Many sex education programs separate the girls from the boys. The boys receive messages which reaffirm their traditional masculinity, while the girls hear the abstinence-only message, which defines them only in terms of their virginity (or lack thereof).

It’s clear that the current system of abstinence-only education is failing our youth. Abstinence until marriage was realistic when kids were hitting puberty at 15 and getting married at 16. Now, when girls are hitting puberty as young as eight, and the median age of marriage is in the late 20s, waiting so long is unlikely.

This came up in the 2008 presidential race, when Sarah Palin’s daughter Bristol said “the best option is abstinence,” but added that she didn’t think that was “realistic” (“Bristol Palin: Abstinence,” 2009). We know that kids will have sex; why is it we insist on using fear and misinformation instead of arming them with facts and information to be safe and make better decisions?

Hope for comprehensive sex ed

There is some hope on the horizon. A bill called the “Repealing Ineffective and Incomplete Abstinence-Only Program Funding Act” was recently introduced in Congress. It would do exactly what its title states: repeal the earmarked dollars for abstinence only education and reallocate it for a more comprehensive program.

While it will face a number of challenges, especially by those on the Right trying to defund family planning organizations like Planned Parenthood, the bill is the first step towards eliminating the defunct abstinence only message — the same message that values a woman based only on her virginity.

Works Cited

  • Bristol Palin: Abstinence for all Teens ‘not realistic’. (2009, February 17). Retrieved from
  • No Such Thing as Virginity, Author Says. (2009, April 22). Retrieved from
  • Valenti, J. (2009). The Purity Myth: How America’s Obsession with Virginity is Hurting Young Women. Berkeley, CA: Seal Press.

Connecting the unconnected through Womanism

Editor’s Note: The author, Kat Bengston, is a graduate student in the spring 2011Women’s Studies Program Feminist Theory course at The University of Akron.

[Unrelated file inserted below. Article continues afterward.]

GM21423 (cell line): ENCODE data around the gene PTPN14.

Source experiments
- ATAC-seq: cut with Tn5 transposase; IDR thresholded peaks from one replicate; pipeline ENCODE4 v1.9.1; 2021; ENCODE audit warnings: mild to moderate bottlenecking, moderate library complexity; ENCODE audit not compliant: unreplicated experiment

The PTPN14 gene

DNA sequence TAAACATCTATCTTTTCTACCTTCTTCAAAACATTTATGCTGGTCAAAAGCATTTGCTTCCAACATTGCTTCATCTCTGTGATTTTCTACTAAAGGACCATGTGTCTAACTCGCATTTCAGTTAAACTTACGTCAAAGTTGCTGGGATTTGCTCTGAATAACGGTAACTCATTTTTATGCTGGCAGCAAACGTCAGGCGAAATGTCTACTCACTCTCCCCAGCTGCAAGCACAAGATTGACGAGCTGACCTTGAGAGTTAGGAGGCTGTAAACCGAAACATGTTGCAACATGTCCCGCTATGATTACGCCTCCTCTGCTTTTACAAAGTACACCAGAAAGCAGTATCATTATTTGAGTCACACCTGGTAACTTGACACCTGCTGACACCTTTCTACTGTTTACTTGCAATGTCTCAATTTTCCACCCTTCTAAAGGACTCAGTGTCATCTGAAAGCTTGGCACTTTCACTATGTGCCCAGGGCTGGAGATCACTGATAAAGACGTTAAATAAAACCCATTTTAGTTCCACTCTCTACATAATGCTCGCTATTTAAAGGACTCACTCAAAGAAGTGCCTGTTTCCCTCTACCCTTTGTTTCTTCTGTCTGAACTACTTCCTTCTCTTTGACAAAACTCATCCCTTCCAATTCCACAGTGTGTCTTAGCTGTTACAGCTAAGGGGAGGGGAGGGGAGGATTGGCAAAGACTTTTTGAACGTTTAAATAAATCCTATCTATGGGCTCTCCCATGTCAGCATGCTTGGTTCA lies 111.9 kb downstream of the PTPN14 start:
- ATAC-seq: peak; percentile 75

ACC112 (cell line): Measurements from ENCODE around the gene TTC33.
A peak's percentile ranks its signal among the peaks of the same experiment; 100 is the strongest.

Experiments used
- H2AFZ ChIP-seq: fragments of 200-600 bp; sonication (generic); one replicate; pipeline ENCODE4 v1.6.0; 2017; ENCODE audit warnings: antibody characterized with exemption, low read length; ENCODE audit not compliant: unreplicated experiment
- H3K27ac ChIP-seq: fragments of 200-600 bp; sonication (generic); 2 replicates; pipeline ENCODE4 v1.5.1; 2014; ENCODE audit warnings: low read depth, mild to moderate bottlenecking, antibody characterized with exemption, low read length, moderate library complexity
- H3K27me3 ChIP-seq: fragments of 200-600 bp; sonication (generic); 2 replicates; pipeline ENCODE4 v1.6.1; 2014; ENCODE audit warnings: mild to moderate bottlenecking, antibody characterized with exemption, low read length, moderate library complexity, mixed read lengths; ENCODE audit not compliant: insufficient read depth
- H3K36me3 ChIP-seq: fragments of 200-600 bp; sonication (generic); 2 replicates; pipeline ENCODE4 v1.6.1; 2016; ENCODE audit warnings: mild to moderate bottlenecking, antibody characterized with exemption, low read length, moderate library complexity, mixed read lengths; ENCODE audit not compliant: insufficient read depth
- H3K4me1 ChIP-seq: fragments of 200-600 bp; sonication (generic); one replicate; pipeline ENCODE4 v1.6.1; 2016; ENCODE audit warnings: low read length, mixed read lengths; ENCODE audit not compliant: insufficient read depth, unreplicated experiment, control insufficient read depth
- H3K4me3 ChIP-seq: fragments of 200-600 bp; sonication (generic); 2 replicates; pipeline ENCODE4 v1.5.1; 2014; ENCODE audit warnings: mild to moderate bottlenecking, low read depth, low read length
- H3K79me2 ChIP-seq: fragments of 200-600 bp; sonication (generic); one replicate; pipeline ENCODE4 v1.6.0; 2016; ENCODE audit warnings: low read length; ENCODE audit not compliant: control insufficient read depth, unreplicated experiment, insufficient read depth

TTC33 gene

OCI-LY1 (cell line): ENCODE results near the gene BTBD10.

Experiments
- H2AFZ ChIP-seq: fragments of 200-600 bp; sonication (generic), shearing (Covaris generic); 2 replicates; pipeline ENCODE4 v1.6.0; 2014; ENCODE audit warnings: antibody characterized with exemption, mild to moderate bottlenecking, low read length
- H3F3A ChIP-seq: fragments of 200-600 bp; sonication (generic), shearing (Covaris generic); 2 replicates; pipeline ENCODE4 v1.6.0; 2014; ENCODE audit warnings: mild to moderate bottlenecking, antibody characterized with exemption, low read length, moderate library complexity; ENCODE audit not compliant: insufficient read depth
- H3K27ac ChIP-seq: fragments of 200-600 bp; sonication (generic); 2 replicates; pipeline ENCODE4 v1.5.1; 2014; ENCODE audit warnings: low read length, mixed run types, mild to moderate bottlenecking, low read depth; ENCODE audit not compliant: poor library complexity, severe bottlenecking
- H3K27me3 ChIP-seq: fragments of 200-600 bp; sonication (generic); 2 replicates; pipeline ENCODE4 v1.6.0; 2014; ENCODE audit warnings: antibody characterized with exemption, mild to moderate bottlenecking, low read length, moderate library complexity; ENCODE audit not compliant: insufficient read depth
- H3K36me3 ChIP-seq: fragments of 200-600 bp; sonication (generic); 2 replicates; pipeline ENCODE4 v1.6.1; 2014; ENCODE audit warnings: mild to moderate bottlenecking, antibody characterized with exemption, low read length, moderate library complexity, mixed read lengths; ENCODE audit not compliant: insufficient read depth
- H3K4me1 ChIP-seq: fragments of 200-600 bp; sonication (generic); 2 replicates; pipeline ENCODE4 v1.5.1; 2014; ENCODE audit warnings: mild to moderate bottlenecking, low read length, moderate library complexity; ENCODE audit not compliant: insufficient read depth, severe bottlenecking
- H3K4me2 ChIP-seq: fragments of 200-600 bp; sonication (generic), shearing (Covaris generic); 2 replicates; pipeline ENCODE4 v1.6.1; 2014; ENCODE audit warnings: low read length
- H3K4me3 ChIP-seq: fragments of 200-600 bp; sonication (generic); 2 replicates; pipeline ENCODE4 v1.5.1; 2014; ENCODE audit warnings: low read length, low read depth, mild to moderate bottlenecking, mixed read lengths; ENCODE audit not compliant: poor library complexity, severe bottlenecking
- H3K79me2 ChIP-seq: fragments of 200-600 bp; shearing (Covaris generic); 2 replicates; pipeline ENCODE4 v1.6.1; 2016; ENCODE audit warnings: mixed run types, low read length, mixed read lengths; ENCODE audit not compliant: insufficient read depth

Feminism has never been an easy subject. From mythical bra burning to the infamous Betty Friedan-dubbed “Lavender Menace,” feminists have spent as much time combating stereotypes as they have working for social change.

Modern Americans have even gone so far as to call our world “post-feminist” despite a lack of constitutional equality for women. Every day, women reap the benefits of their foremothers’ deeds, and every day, women shy away from being called feminists.

This perception of feminists as little more than a hoard of shrill, unshaven lesbians is fascinating and depressing. These stereotypes, wholeheartedly embraced by the public, reinforce the idea that feminism is entirely without in-fighting or debate. In fact, feminism is constantly changing and incredibly flawed. Although the importance of the feminist movement cannot be contested, feminists are guilty of many of the same types of oppression as the patriarchy, such as the marginalization of African American women.

Making a Black Feminist statement

While many feminists were well aware of the holes in feminist theory regarding the experiences of African American women, these issues long went largely ignored in the larger feminism movement. As a result, black women left and formed their own movement, generally called black feminism.

One black feminist group, the Combahee River Collective, created “A Black Feminist Statement” in 1974. This essay summarizes the goals of black feminism, why black feminism is integral to the success of women’s equality and highlights many of the problems in the white feminist movement.

Alice Walker and Womanism

The statement greatly influenced Alice Walker, who in 1983 published In Search of Our Mothers’ Gardens. This compilation of essays suggested a new form of feminism called “Womanism.” In the book, Walker defines a Womanist as

A black feminist or feminist of color. From the black folk expression of mother to female children and also a woman who loves other women, sexually and/or nonsexually. Appreciates and prefers women’s culture. Committed to survival and wholeness of entire people, male and female (xi)

Womanism addresses the experience of black women and its relevance.

Black feminism, Womanism and “white” feminism differ because of differing perceptions on how women’s equality can be attained. Black feminists believe that equality is impossible without an analysis of how race, class and oppression are intertwined. Even if women attain equal rights, those rights will not be available to all women if racism still exists.

These two groups split during the Second Wave, when feminists pushed aside most of the issues black women were most concerned about because they underestimated or simply did not acknowledge the importance of the obstacles facing black women.

Where race and gender intersect

While all women face oppression, black women face discrimination not only because of their gender but also because of their race. Racism makes it far more difficult to obtain equality for all women because the question remains: Who exactly are women attempting to be equal to? Therefore, black feminists and Womanists are correct in stating that racism needs to be addressed alongside women’s liberation.